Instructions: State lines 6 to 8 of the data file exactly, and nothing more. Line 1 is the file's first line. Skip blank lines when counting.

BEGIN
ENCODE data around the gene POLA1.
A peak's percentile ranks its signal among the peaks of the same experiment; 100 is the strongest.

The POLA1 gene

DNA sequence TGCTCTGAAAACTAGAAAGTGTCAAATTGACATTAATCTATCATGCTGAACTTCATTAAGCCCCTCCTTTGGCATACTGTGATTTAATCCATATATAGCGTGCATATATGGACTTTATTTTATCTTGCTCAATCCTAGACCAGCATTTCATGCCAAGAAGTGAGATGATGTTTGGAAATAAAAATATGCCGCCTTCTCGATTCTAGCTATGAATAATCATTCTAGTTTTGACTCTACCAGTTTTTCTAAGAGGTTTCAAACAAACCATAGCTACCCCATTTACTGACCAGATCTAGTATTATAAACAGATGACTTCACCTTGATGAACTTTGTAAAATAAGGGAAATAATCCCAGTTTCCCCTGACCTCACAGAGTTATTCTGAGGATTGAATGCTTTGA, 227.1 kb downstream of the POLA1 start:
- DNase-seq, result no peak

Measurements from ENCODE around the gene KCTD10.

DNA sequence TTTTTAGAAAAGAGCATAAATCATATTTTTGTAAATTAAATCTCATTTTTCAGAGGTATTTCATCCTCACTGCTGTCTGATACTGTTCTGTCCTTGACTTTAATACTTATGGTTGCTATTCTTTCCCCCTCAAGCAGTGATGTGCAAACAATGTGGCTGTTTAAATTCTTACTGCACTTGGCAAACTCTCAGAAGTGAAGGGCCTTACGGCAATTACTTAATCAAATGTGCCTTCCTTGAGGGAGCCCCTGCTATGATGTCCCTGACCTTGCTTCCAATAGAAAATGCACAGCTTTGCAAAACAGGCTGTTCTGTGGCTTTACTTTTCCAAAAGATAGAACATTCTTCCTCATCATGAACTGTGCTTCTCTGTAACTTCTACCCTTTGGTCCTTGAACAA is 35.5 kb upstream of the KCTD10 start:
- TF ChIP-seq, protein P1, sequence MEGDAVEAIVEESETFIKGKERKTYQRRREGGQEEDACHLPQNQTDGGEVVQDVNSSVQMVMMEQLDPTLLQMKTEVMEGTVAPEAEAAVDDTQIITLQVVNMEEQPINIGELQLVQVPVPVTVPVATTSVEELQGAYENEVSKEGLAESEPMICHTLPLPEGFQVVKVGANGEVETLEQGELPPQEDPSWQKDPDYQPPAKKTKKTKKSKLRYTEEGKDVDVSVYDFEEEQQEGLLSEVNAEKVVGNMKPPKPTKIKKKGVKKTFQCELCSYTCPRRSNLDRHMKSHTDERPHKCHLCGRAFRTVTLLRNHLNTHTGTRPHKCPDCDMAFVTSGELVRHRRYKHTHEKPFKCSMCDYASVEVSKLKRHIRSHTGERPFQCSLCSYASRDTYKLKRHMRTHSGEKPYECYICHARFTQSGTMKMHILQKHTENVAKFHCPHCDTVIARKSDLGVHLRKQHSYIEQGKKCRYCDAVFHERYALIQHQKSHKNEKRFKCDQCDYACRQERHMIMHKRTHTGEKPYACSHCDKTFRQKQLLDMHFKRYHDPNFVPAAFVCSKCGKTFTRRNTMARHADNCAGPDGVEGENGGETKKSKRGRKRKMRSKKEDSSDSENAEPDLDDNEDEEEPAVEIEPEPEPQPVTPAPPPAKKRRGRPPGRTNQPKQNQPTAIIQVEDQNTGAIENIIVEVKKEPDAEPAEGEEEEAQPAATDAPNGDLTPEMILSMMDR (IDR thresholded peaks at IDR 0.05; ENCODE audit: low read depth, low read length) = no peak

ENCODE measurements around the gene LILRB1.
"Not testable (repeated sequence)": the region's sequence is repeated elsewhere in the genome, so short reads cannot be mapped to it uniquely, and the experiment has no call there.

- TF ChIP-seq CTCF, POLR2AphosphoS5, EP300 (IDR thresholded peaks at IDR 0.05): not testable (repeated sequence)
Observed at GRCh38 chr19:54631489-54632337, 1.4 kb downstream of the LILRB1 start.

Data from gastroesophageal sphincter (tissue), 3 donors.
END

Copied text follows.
Measurements from ENCODE around the gene KCTD10.

DNA sequence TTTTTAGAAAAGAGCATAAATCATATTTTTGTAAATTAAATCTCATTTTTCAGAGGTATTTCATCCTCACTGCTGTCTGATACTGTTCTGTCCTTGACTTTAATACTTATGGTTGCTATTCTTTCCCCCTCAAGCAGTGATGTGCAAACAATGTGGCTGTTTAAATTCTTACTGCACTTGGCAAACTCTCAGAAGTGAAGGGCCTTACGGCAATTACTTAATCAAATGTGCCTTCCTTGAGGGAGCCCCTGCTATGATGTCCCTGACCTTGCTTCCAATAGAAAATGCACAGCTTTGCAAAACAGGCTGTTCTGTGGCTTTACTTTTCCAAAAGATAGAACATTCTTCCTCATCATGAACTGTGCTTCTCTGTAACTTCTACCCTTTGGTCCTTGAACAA is 35.5 kb upstream of the KCTD10 start:
- TF ChIP-seq, protein P1, sequence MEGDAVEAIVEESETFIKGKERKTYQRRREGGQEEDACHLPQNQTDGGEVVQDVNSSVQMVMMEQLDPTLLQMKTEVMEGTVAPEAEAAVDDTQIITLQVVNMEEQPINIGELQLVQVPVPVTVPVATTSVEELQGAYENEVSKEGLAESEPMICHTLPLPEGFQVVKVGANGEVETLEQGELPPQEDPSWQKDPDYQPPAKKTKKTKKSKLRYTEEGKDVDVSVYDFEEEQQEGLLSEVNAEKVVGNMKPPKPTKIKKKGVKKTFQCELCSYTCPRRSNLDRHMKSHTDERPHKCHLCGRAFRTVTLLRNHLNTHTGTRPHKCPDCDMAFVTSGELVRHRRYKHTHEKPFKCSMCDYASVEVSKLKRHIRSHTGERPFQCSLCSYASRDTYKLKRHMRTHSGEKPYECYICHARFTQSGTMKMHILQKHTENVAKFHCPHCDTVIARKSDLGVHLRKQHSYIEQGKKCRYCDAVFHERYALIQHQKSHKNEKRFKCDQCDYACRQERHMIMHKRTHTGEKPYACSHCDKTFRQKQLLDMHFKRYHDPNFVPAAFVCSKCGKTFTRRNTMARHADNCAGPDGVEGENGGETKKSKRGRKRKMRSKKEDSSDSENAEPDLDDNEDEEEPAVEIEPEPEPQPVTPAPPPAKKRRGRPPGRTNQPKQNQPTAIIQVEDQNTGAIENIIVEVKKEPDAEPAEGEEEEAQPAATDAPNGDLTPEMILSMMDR (IDR thresholded peaks at IDR 0.05; ENCODE audit: low read depth, low read length) = no peak